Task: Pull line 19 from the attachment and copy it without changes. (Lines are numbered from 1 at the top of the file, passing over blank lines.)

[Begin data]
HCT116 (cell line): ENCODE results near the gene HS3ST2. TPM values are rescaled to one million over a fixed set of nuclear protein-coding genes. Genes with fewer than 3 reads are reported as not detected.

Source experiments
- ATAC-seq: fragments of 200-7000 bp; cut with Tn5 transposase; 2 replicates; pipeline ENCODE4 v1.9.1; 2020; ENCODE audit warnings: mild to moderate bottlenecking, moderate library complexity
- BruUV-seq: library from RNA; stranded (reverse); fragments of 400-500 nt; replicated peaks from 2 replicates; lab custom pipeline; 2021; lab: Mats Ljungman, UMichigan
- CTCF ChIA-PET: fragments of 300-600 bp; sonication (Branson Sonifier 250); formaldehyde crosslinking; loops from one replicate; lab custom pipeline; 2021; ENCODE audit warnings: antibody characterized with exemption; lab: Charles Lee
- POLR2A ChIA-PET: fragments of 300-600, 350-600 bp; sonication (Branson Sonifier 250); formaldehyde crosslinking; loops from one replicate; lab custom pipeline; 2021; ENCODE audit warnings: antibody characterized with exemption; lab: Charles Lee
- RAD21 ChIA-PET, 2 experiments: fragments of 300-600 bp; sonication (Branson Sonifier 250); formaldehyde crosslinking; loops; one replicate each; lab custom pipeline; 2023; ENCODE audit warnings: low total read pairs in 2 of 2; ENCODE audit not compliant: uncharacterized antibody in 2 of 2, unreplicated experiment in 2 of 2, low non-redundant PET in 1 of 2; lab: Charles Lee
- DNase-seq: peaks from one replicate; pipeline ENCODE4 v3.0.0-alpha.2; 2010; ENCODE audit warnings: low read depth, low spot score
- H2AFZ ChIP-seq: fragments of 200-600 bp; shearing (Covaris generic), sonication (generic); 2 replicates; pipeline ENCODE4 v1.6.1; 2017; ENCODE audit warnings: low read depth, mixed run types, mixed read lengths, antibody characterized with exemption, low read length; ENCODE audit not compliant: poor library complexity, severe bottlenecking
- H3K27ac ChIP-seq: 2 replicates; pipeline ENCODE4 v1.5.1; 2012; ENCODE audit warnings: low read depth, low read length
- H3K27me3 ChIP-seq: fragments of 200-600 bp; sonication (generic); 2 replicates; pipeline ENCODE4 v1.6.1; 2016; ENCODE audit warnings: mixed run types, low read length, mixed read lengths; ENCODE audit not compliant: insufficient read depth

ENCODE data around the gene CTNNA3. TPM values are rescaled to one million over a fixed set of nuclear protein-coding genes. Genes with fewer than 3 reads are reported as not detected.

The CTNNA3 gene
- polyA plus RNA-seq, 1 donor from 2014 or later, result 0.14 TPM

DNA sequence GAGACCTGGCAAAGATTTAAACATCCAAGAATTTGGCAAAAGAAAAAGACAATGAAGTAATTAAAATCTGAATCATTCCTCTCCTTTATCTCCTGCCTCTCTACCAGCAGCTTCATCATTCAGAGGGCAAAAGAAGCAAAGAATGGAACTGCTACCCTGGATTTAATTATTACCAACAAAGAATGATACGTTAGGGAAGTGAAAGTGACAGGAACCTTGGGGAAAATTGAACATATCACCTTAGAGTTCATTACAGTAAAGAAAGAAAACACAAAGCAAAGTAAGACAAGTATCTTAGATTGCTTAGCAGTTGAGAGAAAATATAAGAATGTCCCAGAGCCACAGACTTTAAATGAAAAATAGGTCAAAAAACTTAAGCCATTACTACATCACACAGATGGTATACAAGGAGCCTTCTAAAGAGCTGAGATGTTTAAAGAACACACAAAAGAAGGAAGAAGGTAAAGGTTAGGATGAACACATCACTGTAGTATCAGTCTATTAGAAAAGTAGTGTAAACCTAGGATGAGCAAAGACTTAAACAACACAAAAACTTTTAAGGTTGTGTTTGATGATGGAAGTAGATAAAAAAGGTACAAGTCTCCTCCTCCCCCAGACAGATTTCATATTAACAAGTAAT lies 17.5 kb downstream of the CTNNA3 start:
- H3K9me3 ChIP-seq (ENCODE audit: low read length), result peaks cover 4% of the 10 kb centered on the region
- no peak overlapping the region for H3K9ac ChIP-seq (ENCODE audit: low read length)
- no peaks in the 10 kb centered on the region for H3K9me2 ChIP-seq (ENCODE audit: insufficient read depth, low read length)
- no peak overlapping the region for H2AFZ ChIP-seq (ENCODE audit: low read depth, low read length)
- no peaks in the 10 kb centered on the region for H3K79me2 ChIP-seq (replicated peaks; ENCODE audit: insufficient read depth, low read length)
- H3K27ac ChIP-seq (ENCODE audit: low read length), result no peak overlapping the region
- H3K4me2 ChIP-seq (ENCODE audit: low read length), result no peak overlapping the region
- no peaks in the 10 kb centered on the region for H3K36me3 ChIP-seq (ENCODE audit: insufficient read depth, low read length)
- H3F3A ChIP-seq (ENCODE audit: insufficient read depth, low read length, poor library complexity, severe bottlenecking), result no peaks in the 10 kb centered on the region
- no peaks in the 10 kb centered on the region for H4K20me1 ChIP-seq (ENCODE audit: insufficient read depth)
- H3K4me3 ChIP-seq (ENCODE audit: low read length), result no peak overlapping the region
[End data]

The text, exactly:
- no peak overlapping the region for H2AFZ ChIP-seq (ENCODE audit: low read depth, low read length)